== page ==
Hadoop can handle unstructured / semi-structured data

Hadoop doesn't enforce a 'schema' on the data it stores. It can handle arbitrary text and binary data. So Hadoop can 'digest' any unstructured data easily.

Hadoop clusters provides storage and computing

We saw how having separate storage and processing clusters is not the best fit for Big Data. Hadoop clusters provide storage and distributed computing all in one.


Sunday, 20 October 2013

HDInsight Installation on Windows Platform


First Install Windows 8 then after install the HDInsight. HDInsight installer is powered by Microsoft Web Platform Installer. To download it you can use the following link:
 http://www.microsoft.com/web/gallery/install.aspx?appid=HDINSIGHT-PREVIEW


After installing Microsoft WPI (Web Platform installer), run it with administrator privileges.
Search Hadoop in the search box. It will locate the HDInsight preview service installer for windows.

Click add to add installer to Microsoft WPI installation cart.



Accept the license and click install and wait for WPI to do the installation for you.





The installer also includes the hadoop package and IIS components.




Verifications of HDInsight Installation Success:

Four shortcuts will be created on the desktop, when the installer is finished.



Double-click on the Hadoop Command Line icon on the desktop. It should open to the C:\Hadoop\hadoop-1.1.0-SNAPSHOT> prompt. Type cd .. to navigate to the Hadoop directory and type dir to see what it contains. It should have the items shown below.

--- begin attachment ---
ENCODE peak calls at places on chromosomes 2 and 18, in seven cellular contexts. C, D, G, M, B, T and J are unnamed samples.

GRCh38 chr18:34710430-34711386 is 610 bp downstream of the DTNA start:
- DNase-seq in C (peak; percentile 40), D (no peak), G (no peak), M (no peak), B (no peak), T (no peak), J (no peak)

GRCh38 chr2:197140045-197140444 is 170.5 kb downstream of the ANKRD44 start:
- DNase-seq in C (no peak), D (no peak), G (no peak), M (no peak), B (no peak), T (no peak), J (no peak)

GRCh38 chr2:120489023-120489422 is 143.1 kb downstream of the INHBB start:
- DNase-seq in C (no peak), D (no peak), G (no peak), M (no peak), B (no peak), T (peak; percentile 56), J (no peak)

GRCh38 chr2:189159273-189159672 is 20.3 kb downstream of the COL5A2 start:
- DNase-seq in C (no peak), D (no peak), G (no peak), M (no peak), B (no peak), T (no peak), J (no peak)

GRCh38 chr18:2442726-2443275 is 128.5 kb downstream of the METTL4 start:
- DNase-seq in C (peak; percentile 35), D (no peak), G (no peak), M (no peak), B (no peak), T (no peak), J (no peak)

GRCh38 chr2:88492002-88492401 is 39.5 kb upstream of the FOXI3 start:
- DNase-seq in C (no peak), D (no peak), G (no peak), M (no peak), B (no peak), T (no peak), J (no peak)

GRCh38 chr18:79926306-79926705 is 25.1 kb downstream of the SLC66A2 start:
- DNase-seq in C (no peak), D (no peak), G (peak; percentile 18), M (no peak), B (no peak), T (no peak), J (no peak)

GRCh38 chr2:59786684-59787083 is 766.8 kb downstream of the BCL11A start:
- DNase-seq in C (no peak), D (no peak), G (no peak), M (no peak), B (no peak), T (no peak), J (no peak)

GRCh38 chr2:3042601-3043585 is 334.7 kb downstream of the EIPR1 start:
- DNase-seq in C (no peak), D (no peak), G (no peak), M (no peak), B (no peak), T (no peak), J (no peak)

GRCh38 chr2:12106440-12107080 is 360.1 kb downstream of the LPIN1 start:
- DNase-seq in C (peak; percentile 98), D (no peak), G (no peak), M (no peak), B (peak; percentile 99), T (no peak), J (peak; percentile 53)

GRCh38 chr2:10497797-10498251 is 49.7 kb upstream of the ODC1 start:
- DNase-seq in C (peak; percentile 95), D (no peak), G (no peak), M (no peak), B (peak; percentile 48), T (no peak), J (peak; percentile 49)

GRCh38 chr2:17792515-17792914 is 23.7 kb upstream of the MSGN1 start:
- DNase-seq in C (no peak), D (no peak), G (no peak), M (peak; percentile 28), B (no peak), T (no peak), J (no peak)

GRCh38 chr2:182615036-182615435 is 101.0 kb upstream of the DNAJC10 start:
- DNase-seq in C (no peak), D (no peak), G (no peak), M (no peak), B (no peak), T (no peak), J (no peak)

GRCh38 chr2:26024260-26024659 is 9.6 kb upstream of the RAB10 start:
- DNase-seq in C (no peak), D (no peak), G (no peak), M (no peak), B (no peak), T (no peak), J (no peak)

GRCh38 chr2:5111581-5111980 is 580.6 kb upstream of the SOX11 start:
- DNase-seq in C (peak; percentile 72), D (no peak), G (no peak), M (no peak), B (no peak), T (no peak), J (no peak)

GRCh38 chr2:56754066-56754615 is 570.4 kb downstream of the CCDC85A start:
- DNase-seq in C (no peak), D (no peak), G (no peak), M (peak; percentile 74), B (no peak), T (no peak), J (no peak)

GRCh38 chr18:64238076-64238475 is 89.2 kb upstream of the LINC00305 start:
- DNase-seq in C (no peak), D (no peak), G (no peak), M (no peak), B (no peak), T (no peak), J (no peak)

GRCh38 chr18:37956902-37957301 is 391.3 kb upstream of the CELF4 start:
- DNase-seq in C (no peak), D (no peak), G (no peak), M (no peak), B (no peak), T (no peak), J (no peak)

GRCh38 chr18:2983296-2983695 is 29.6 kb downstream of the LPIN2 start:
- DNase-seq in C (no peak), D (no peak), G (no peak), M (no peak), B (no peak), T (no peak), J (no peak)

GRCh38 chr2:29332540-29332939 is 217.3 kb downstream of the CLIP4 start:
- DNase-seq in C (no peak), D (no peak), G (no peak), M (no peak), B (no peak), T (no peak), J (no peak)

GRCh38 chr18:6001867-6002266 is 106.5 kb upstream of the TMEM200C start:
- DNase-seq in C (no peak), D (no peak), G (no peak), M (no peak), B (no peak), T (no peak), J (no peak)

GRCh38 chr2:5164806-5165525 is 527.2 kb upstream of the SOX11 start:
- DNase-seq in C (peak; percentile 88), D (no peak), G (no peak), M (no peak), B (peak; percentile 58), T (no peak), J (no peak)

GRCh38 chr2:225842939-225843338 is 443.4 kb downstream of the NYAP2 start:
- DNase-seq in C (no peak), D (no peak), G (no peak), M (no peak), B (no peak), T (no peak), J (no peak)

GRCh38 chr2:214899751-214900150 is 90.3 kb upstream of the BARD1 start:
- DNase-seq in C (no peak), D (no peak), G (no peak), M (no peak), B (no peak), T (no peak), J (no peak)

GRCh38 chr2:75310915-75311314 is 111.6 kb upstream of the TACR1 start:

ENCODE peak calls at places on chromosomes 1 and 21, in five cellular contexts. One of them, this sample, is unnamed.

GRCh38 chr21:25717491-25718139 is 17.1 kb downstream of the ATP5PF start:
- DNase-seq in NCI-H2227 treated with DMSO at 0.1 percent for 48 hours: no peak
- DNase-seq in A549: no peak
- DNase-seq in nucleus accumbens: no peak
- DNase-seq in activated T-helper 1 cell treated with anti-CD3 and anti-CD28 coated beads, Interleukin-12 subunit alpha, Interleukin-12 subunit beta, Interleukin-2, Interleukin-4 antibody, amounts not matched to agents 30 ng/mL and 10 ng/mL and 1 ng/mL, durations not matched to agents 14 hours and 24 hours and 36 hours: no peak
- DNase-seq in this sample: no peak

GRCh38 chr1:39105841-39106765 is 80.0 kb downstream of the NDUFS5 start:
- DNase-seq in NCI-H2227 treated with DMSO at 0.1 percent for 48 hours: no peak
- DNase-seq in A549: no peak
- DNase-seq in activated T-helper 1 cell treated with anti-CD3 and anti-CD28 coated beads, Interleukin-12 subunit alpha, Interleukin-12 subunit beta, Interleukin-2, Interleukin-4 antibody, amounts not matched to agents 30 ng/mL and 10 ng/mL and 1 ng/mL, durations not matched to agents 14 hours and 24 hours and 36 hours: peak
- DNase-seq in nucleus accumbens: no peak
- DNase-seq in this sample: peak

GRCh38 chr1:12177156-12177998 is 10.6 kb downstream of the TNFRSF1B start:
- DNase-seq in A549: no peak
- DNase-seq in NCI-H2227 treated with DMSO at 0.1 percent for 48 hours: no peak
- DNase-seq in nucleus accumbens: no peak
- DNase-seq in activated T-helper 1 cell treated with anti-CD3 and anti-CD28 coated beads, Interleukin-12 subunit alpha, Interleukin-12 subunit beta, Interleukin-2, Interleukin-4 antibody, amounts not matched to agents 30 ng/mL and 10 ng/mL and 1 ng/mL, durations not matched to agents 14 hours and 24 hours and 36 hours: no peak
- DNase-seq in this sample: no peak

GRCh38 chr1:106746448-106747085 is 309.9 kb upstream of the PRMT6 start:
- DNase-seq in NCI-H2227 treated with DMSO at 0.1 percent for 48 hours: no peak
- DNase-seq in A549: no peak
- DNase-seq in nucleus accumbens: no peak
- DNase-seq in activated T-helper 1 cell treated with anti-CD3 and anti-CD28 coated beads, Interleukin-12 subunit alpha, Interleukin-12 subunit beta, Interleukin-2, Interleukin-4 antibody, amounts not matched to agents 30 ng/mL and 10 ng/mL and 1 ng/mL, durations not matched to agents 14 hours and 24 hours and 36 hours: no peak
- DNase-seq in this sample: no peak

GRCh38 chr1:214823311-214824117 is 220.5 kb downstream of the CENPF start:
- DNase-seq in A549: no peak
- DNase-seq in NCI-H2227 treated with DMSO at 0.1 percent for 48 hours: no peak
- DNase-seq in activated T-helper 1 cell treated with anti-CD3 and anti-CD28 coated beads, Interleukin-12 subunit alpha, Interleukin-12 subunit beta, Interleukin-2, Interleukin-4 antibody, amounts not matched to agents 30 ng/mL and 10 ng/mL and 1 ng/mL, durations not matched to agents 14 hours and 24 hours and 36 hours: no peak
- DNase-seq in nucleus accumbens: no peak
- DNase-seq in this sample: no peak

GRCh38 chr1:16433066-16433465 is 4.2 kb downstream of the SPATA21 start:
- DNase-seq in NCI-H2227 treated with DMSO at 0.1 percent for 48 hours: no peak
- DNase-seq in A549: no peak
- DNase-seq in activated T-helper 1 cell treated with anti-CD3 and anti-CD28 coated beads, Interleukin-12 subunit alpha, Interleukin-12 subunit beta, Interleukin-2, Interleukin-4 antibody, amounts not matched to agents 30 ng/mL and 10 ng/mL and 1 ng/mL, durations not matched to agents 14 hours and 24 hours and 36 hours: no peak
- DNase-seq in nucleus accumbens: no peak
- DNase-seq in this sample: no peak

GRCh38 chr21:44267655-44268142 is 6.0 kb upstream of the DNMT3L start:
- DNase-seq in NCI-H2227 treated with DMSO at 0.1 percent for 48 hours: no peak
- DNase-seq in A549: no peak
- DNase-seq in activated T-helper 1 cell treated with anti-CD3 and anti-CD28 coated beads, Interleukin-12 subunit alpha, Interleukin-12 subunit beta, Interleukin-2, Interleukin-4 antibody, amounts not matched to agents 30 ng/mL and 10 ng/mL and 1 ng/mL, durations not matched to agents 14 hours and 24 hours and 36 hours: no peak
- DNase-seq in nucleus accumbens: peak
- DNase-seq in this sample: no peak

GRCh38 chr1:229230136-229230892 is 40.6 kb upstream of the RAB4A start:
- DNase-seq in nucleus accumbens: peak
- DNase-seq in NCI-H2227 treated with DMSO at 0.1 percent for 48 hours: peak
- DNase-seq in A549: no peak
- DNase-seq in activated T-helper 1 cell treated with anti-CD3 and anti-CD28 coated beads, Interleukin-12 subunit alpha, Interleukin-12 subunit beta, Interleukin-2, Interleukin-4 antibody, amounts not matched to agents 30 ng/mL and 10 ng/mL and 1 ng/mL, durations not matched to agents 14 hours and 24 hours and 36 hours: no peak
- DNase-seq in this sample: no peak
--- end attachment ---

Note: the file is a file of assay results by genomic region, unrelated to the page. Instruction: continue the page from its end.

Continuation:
Double Click on the Microsoft HDInsight Dashboard icon on the desktop to open the local dashboard that provides the starting point for using the Developer Preview. This takes you to the Your Clusters dashboard.


Click on the local (hdfs) tile to open the main HDInsight dashboard.



There are six green tiles on the HDInsight Dashboard:

Getting Started: Links to hello world tutorial, training, support forums, feature voting channels, release notes, .NET SDK for Hadoop, and related links for HDInsight and Hadoop.

Interactive Console: The interactive console provided by Microsoft to simplify configuring and running Hadoop jobs and interacting with the deployed clusters. This simplified approach using JavaScript and Hive consoles enables IT professionals and a wider group of developers to deal with big data management and analysis by providing an accessible path into the Hadoop framework.

Remote Desktop: Remote into your HDFS cluster.

Job History: Records the jobs that have been run on your cluster.